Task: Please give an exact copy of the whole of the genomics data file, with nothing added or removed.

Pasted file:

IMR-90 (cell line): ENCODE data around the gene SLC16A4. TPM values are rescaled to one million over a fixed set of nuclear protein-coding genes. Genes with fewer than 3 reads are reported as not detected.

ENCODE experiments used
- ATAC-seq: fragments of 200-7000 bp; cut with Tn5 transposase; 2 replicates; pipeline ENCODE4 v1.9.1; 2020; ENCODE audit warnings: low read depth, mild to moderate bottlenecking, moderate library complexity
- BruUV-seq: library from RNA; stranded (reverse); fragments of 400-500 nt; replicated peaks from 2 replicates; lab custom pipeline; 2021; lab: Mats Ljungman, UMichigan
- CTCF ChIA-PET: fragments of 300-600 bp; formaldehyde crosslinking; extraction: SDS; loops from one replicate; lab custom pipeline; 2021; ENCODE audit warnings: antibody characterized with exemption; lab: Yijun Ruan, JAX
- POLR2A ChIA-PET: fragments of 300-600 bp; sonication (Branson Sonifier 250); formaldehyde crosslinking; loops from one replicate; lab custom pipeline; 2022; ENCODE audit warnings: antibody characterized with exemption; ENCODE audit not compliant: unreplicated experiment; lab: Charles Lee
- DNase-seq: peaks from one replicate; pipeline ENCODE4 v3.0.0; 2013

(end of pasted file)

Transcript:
IMR-90 (cell line): ENCODE data around the gene SLC16A4. TPM values are rescaled to one million over a fixed set of nuclear protein-coding genes. Genes with fewer than 3 reads are reported as not detected.

ENCODE experiments used
- ATAC-seq: fragments of 200-7000 bp; cut with Tn5 transposase; 2 replicates; pipeline ENCODE4 v1.9.1; 2020; ENCODE audit warnings: low read depth, mild to moderate bottlenecking, moderate library complexity
- BruUV-seq: library from RNA; stranded (reverse); fragments of 400-500 nt; replicated peaks from 2 replicates; lab custom pipeline; 2021; lab: Mats Ljungman, UMichigan
- CTCF ChIA-PET: fragments of 300-600 bp; formaldehyde crosslinking; extraction: SDS; loops from one replicate; lab custom pipeline; 2021; ENCODE audit warnings: antibody characterized with exemption; lab: Yijun Ruan, JAX
- POLR2A ChIA-PET: fragments of 300-600 bp; sonication (Branson Sonifier 250); formaldehyde crosslinking; loops from one replicate; lab custom pipeline; 2022; ENCODE audit warnings: antibody characterized with exemption; ENCODE audit not compliant: unreplicated experiment; lab: Charles Lee
- DNase-seq: peaks from one replicate; pipeline ENCODE4 v3.0.0; 2013